Cambodia’s OBOR Management looks to close $30m SME-focused fund in 18 months

Phnom Penh, Cambodia. Photo: allPhoto Bangkok/unsplash

Cambodia-based venture capital firm and fund manager OBOR Management is on track to raise $30 million capital for its evergreen small and medium enterprises (SME) fund OBOR Capital, according to a top executive of the firm.

OBOR Capital focuses on frontier markets and will allocate more than 50 per cent of the capital for its first stage, which is investments in SMEs in Cambodia, OBOR Management chairperson Christophe Forsinetti told DealStreetAsia in an interaction.

“Frontier markets have so much potential, but execution can be challenging, and most companies need both capital and help with execution. The fund will not only address the capital gap in the “missing middle”, but it will also allow OBOR to continue building out its support team,” he said.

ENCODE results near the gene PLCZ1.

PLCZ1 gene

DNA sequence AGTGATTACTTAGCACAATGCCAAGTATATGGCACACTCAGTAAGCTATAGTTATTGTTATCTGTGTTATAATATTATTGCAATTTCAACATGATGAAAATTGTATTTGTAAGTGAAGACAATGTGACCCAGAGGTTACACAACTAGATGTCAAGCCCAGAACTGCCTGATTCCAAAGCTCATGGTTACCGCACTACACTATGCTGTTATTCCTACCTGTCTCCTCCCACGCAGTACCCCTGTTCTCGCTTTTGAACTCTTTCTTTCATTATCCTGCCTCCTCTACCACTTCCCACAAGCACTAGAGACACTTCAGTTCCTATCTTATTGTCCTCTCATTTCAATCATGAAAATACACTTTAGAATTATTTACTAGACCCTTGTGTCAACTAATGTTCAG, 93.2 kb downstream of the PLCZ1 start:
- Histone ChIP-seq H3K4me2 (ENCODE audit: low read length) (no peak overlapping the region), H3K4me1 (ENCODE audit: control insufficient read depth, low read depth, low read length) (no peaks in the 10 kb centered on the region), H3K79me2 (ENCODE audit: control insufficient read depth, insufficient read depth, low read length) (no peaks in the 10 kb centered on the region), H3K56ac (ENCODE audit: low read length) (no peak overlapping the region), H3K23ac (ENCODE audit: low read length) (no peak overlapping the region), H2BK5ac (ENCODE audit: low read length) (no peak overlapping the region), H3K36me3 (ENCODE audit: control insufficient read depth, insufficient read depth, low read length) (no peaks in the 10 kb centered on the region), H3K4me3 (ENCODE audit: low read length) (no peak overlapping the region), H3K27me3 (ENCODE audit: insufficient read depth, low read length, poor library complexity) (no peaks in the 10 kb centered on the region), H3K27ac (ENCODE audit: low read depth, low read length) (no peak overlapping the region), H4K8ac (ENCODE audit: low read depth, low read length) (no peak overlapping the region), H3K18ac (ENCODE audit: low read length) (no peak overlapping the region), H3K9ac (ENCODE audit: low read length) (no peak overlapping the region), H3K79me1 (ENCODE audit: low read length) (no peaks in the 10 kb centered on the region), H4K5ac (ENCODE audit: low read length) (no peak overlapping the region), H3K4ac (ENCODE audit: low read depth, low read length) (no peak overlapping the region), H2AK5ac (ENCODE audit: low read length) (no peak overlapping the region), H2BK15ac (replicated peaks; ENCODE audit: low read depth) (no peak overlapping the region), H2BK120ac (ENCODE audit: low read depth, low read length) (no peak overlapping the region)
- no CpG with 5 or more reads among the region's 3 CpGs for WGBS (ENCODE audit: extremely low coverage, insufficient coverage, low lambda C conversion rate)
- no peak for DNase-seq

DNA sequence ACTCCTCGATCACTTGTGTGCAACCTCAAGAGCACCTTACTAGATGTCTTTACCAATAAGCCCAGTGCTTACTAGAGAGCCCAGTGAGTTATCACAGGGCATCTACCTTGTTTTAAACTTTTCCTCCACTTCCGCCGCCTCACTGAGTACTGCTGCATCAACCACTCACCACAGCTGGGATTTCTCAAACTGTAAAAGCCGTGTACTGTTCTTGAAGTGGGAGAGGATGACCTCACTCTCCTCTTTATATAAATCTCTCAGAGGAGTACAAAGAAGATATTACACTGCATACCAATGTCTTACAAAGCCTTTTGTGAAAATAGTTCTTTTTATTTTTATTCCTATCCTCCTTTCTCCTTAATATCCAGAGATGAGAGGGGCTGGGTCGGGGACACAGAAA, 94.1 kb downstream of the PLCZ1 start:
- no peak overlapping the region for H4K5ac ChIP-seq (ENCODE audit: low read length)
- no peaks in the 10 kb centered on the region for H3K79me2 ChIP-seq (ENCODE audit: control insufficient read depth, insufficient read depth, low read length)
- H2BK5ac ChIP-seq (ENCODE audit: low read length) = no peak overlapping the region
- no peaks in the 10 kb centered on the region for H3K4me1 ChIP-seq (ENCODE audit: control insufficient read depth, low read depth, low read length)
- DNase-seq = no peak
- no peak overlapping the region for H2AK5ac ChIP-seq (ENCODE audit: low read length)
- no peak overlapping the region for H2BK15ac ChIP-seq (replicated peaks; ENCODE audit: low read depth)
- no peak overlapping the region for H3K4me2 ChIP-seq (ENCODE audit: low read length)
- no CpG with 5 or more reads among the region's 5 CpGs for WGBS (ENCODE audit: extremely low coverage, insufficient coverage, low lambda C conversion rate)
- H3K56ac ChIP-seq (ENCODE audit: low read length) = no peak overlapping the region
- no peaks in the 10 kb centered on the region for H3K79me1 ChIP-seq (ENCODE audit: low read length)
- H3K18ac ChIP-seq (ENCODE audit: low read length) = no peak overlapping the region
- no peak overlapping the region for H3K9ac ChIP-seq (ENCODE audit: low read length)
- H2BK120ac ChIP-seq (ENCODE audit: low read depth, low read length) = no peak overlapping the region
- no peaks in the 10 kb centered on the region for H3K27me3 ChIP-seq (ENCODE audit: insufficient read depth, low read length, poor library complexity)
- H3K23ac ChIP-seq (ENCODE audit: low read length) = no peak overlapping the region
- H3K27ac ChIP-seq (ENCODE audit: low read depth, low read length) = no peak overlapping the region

Forsinetti pointed out that like most frontier markets, Cambodia is a victim of the “missing-middle” syndrome. There are financing mechanisms for individuals and very small companies (microfinance); large corporations, on the other hand, borrow from banks as they can provide collateral. But in between these two, lie the SMEs (which usually represents 90 per cent of the economy and the jobs) that are capital deprived.

It is this untapped middle layer that OBOR Capital aims to tap. The fund allows new investors to come in on a quarterly basis to mobilise capital and execute existing opportunities. It welcomes high-net-worth-individual investors on a permanent basis.